Peace Science Made Accessible, Understandable, and Useful.

Evaluating Aid Programs in Afghanistan

Evaluating Aid Programs in Afghanistan

Context:

Studies have shown that poverty leaves communities and, in particular, youths vulnerable to insurgent recruitment, and that aid programs seeking to improve employment and economic prospects can help shift support away from insurgents, in favor of the government. These programs also raise the opportunity costs for participating in armed rebellion, making it harder for insurgents to recruit.

In the News:

“In the program, we randomly assigned 2,597 youths to receive three to six months of vocational training; a $75 cash transfer via cellphone; both; or none. We then measured changes in economic outcomes and support for the government and Taliban about two weeks after the conclusion of the program, and then again seven to nine months later.”

Here’s what they found:

“The group that received both vocational training and cash showed a relatively large 16.7 percent decrease in its willingness to engage in pro-Taliban actions by the seven-to-nine-month mark. Compared with the initial survey results, this group also recorded a large 20 percentage-point drop in their belief that use of violence against the state is legitimate; an increased belief in the performance of both the national and local government; and an increased belief that the government was responsive to the group’s needs.”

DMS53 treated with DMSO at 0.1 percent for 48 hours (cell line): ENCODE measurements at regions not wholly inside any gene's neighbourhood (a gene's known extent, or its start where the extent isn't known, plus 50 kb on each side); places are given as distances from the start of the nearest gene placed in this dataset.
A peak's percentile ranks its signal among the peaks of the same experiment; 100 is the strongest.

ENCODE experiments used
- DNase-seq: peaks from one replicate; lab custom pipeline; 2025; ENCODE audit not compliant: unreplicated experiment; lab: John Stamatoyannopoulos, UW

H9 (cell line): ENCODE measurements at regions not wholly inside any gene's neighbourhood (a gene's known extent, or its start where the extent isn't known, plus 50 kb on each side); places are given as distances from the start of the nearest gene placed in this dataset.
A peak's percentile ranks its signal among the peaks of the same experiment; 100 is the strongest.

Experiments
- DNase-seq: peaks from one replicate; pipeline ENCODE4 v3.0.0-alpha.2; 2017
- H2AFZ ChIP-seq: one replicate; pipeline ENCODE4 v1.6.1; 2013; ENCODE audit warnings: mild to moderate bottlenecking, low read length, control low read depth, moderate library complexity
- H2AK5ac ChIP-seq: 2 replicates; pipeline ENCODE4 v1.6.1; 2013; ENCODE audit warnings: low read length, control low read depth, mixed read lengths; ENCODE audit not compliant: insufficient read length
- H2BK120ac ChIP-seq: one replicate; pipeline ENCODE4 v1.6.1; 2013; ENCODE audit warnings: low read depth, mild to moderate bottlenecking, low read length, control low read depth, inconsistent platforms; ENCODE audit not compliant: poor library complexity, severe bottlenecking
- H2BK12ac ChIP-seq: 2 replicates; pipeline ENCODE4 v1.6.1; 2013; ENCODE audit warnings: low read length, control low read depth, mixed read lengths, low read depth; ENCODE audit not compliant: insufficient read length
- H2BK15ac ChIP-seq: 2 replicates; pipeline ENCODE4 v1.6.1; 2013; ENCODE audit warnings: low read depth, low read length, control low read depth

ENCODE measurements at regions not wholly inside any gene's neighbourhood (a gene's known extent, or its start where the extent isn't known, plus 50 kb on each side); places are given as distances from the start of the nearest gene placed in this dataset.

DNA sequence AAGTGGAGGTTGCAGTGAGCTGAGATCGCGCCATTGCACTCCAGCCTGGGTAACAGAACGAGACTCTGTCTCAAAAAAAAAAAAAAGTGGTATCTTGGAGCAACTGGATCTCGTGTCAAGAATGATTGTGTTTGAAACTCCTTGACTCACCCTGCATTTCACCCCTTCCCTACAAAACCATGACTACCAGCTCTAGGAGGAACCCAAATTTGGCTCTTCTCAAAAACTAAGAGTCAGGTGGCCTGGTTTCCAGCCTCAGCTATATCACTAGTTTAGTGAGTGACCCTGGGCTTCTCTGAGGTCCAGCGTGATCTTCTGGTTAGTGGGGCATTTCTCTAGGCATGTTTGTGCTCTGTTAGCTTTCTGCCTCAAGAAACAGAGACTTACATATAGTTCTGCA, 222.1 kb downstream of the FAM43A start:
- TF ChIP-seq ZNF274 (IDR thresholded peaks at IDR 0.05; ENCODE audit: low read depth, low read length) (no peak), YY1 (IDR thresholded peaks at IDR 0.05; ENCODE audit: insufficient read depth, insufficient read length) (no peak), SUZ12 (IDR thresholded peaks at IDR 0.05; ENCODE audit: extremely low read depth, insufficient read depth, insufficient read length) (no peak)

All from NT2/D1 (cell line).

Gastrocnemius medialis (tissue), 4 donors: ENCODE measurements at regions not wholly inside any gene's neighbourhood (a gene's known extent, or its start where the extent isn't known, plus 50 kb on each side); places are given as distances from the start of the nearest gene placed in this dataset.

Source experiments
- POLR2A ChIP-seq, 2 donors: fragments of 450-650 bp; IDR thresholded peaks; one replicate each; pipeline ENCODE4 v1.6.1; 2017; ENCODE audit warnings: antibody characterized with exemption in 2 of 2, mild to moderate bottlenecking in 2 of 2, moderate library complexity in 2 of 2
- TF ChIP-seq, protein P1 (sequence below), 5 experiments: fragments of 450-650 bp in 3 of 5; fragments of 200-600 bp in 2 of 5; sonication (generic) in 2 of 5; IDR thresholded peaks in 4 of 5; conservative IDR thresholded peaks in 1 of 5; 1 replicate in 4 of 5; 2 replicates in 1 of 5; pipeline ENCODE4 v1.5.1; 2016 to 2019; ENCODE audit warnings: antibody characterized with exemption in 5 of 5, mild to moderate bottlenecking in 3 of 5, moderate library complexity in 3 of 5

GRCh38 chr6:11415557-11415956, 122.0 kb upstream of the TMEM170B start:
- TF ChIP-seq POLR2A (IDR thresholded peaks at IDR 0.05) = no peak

Peace Science Insights:

Studies have shown that advancing programs aimed at increasing life opportunities can drastically decrease a person’s willingness to fight in her/his country’s wars.

This means that such programs may be particularly useful in developing countries where an increase in economic opportunity would be the most noticeable, and where participation in violent conflict often serves as one of the most stable sources of income.

References:

Peace Science Digest Vol 1, Issue 2: “Quality Of Life Impacts Individuals’ Willingness To Take Up Arms”.

“To Win ‘Hearts and Minds’ In Afghanistan, Some Aid Programs Worked Better Than Others.”  By Jason Lyall And Rebecca Wolfe For Monkey Cage. Feb. 19, 2018.

Print

Next article The U.S. Nuclear Weapon Agenda is Dangerous and Expensive
Previous article Nonviolent Conflict Escalation Gains Traction